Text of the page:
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Technical report
peer-reviewed

Technical Report of the Use of a Novel Eye Tracking System to Measure Impairment Associated with Mild Traumatic Brain Injury



Abstract

This technical report details the results of an uncontrolled study of EyeGuide Focus, a 10-second concussion management tool which relies on eye tracking to determine the potential impairment of visual attention, an indicator often of mild traumatic brain injury (mTBI). Essentially, people who can visually keep steady and accurate attention on a moving object in their environment likely suffer from no impairment. However, if after a potential mTBI event, subjects cannot keep attention on a moving object in a normal way as demonstrated on their previous healthy baseline tests. This may indicate possible neurological impairment. Now deployed at multiple locations across the United States, Focus (EyeGuide, Lubbock, Texas, United States) to date, has recorded more than 4,000 test scores. Our data analysis of these results shows the promise of Focus as a low-cost, ocular-based impairment test for assessing potential neurological impairment caused by mTBI in subjects ages eight and older. 



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Technical report
peer-reviewed

Technical Report of the Use of a Novel Eye Tracking System to Measure Impairment Associated with Mild Traumatic Brain Injury


Author Information

Michael Kelly Corresponding Author

Procare Medical Associates LLC, Sports Medicine


Ethics Statement and Conflict of Interest Disclosures

Human subjects: All authors have confirmed that this study did not involve human participants or tissue. Animal subjects: All authors have confirmed that this study did not involve animal subjects or tissue. Conflicts of interest: In compliance with the ICMJE uniform disclosure form, all authors declare the following: Payment/services info: All authors have declared that no financial support was received from any organization for the submitted work. Financial relationships: All authors have declared that they have no financial relationships at present or within the previous three years with any organizations that might have an interest in the submitted work. Other relationships: All authors have declared that there are no other relationships or activities that could appear to have influenced the submitted work.


Technical report
peer-reviewed

Technical Report of the Use of a Novel Eye Tracking System to Measure Impairment Associated with Mild Traumatic Brain Injury


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Technical report
peer-reviewed

Technical Report of the Use of a Novel Eye Tracking System to Measure Impairment Associated with Mild Traumatic Brain Injury

  • Author Information
    Michael Kelly Corresponding Author

    Procare Medical Associates LLC, Sports Medicine


    Ethics Statement and Conflict of Interest Disclosures

    Human subjects: All authors have confirmed that this study did not involve human participants or tissue. Animal subjects: All authors have confirmed that this study did not involve animal subjects or tissue. Conflicts of interest: In compliance with the ICMJE uniform disclosure form, all authors declare the following: Payment/services info: All authors have declared that no financial support was received from any organization for the submitted work. Financial relationships: All authors have declared that they have no financial relationships at present or within the previous three years with any organizations that might have an interest in the submitted work. Other relationships: All authors have declared that there are no other relationships or activities that could appear to have influenced the submitted work.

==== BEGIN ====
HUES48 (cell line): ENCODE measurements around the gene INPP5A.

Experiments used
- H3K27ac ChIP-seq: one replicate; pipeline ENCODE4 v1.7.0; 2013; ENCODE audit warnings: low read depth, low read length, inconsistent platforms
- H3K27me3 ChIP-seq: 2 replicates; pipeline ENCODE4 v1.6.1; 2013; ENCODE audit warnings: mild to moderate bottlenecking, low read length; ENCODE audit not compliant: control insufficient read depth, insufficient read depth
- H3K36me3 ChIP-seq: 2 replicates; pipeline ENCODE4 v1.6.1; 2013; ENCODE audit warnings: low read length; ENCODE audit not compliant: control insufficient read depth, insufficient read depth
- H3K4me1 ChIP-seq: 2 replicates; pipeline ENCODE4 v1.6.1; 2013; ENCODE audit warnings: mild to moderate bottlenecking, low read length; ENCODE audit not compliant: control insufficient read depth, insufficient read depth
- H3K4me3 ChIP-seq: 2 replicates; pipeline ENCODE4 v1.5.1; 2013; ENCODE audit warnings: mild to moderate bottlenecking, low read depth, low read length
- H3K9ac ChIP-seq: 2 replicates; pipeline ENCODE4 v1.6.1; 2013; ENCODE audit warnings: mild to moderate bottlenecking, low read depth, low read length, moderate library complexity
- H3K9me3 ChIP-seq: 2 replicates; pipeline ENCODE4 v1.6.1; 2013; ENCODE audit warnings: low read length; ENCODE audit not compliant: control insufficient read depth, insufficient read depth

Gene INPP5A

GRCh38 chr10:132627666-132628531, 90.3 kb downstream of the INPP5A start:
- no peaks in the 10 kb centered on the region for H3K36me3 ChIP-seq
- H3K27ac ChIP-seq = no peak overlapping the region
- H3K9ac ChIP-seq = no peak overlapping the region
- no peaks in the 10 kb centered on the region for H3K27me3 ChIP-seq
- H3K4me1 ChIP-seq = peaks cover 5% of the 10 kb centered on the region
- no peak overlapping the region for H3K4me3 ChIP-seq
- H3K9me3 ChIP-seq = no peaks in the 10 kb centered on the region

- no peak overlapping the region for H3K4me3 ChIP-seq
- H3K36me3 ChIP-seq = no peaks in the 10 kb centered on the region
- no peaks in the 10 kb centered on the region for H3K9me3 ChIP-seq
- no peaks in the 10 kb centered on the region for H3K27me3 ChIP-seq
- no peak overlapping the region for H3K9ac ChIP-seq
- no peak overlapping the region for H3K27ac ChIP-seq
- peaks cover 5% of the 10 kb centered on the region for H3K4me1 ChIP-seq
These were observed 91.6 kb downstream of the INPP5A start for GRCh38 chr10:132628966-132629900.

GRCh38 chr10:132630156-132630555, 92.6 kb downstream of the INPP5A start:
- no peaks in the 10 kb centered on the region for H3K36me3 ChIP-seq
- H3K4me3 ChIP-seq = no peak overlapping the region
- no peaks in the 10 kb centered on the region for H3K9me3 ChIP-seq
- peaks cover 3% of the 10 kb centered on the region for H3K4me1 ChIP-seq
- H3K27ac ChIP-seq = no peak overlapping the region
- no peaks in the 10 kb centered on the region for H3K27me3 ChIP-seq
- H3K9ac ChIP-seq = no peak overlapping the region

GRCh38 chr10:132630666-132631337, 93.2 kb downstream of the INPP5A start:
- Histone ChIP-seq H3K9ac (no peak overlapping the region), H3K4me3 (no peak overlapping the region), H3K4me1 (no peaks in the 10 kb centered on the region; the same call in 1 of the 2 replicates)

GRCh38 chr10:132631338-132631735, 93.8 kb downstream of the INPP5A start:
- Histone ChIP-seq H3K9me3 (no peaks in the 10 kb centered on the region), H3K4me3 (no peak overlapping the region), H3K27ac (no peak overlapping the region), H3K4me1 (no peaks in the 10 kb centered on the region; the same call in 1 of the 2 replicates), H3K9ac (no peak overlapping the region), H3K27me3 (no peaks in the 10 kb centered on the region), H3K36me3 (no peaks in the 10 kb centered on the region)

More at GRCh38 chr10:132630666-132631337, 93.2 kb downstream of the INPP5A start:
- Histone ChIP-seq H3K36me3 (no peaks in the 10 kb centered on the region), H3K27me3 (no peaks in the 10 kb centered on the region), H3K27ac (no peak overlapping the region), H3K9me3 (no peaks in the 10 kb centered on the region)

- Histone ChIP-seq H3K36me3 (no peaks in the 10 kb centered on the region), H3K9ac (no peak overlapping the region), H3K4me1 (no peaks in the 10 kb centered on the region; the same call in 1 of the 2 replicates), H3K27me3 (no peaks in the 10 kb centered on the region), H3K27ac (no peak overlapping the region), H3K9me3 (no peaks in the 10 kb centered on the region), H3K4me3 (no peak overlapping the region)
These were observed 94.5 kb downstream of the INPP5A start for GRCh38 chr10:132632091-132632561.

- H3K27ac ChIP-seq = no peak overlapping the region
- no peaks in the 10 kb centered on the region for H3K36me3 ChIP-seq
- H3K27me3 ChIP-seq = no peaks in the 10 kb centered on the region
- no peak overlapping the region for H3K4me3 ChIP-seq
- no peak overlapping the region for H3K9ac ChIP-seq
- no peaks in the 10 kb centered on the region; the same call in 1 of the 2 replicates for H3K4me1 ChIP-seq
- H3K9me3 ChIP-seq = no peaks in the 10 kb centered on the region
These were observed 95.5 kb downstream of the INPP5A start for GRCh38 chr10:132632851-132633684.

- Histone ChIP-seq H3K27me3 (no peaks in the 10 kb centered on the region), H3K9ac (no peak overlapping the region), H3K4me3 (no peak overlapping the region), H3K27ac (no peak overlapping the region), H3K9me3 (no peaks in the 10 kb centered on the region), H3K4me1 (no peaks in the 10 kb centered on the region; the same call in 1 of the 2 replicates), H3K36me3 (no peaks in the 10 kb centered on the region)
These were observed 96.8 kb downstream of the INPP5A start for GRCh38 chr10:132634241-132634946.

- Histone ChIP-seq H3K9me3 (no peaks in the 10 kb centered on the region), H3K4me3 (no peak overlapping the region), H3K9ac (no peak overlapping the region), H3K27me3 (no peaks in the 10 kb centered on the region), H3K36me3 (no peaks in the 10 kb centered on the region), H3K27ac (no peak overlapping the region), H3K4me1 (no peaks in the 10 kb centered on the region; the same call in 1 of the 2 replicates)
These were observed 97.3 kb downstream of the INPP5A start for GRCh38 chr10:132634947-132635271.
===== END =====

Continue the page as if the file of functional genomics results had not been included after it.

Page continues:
Acknowledgements


    Article Information

    Published: May 15, 2017

    DOI

    10.7759/cureus.1251

    Cite this article as:

    Kelly M (May 15, 2017) Technical Report of the Use of a Novel Eye Tracking System to Measure Impairment Associated with Mild Traumatic Brain Injury. Cureus 9(5): e1251. doi:10.7759/cureus.1251

    Publication history

    Received by Cureus: January 13, 2017
    Peer review began: January 28, 2017
    Peer review concluded: May 09, 2017
    Published: May 15, 2017

    Copyright

    © Copyright 2017
    Kelly. This is an open access article distributed under the terms of the Creative Commons Attribution License CC-BY 3.0., which permits unrestricted use, distribution, and reproduction in any medium, provided the original author and source are credited.

    License

    This is an open access article distributed under the terms of the Creative Commons Attribution License, which permits unrestricted use, distribution, and reproduction in any medium, provided the original author and source are credited.

Abstract

This technical report details the results of an uncontrolled study of EyeGuide Focus, a 10-second concussion management tool which relies on eye tracking to determine the potential impairment of visual attention, an indicator often of mild traumatic brain injury (mTBI). Essentially, people who can visually keep steady and accurate attention on a moving object in their environment likely suffer from no impairment. However, if after a potential mTBI event, subjects cannot keep attention on a moving object in a normal way as demonstrated on their previous healthy baseline tests. This may indicate possible neurological impairment. Now deployed at multiple locations across the United States, Focus (EyeGuide, Lubbock, Texas, United States) to date, has recorded more than 4,000 test scores. Our data analysis of these results shows the promise of Focus as a low-cost, ocular-based impairment test for assessing potential neurological impairment caused by mTBI in subjects ages eight and older. 



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